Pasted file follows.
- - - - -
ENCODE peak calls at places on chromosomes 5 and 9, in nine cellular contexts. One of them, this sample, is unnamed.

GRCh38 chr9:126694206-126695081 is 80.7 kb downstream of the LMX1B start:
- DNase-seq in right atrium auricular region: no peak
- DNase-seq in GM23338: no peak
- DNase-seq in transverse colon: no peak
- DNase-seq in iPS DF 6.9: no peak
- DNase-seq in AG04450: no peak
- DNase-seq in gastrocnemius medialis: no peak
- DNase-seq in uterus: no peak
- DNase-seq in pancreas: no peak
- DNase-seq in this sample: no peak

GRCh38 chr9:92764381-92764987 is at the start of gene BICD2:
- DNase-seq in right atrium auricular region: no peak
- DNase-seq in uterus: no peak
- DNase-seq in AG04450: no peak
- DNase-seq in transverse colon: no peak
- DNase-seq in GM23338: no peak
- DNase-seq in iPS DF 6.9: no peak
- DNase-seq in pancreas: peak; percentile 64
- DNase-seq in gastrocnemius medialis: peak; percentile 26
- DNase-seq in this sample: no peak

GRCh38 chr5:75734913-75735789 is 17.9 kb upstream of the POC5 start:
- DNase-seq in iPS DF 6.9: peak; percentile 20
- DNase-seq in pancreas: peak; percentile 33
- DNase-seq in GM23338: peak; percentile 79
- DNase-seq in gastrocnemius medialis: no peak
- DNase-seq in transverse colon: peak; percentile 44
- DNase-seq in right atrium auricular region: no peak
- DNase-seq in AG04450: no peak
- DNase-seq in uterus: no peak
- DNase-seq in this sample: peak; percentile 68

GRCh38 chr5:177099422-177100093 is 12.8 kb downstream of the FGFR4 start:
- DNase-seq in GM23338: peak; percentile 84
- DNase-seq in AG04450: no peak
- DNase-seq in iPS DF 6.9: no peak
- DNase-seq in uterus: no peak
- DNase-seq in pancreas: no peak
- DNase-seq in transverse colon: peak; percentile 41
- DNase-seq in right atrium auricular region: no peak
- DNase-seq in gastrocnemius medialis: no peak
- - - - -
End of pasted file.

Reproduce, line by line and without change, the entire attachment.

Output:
ENCODE peak calls at places on chromosomes 5 and 9, in nine cellular contexts. One of them, this sample, is unnamed.

GRCh38 chr9:126694206-126695081 is 80.7 kb downstream of the LMX1B start:
- DNase-seq in right atrium auricular region: no peak
- DNase-seq in GM23338: no peak
- DNase-seq in transverse colon: no peak
- DNase-seq in iPS DF 6.9: no peak
- DNase-seq in AG04450: no peak
- DNase-seq in gastrocnemius medialis: no peak
- DNase-seq in uterus: no peak
- DNase-seq in pancreas: no peak
- DNase-seq in this sample: no peak

GRCh38 chr9:92764381-92764987 is at the start of gene BICD2:
- DNase-seq in right atrium auricular region: no peak
- DNase-seq in uterus: no peak
- DNase-seq in AG04450: no peak
- DNase-seq in transverse colon: no peak
- DNase-seq in GM23338: no peak
- DNase-seq in iPS DF 6.9: no peak
- DNase-seq in pancreas: peak; percentile 64
- DNase-seq in gastrocnemius medialis: peak; percentile 26
- DNase-seq in this sample: no peak

GRCh38 chr5:75734913-75735789 is 17.9 kb upstream of the POC5 start:
- DNase-seq in iPS DF 6.9: peak; percentile 20
- DNase-seq in pancreas: peak; percentile 33
- DNase-seq in GM23338: peak; percentile 79
- DNase-seq in gastrocnemius medialis: no peak
- DNase-seq in transverse colon: peak; percentile 44
- DNase-seq in right atrium auricular region: no peak
- DNase-seq in AG04450: no peak
- DNase-seq in uterus: no peak
- DNase-seq in this sample: peak; percentile 68

GRCh38 chr5:177099422-177100093 is 12.8 kb downstream of the FGFR4 start:
- DNase-seq in GM23338: peak; percentile 84
- DNase-seq in AG04450: no peak
- DNase-seq in iPS DF 6.9: no peak
- DNase-seq in uterus: no peak
- DNase-seq in pancreas: no peak
- DNase-seq in transverse colon: peak; percentile 41
- DNase-seq in right atrium auricular region: no peak
- DNase-seq in gastrocnemius medialis: no peak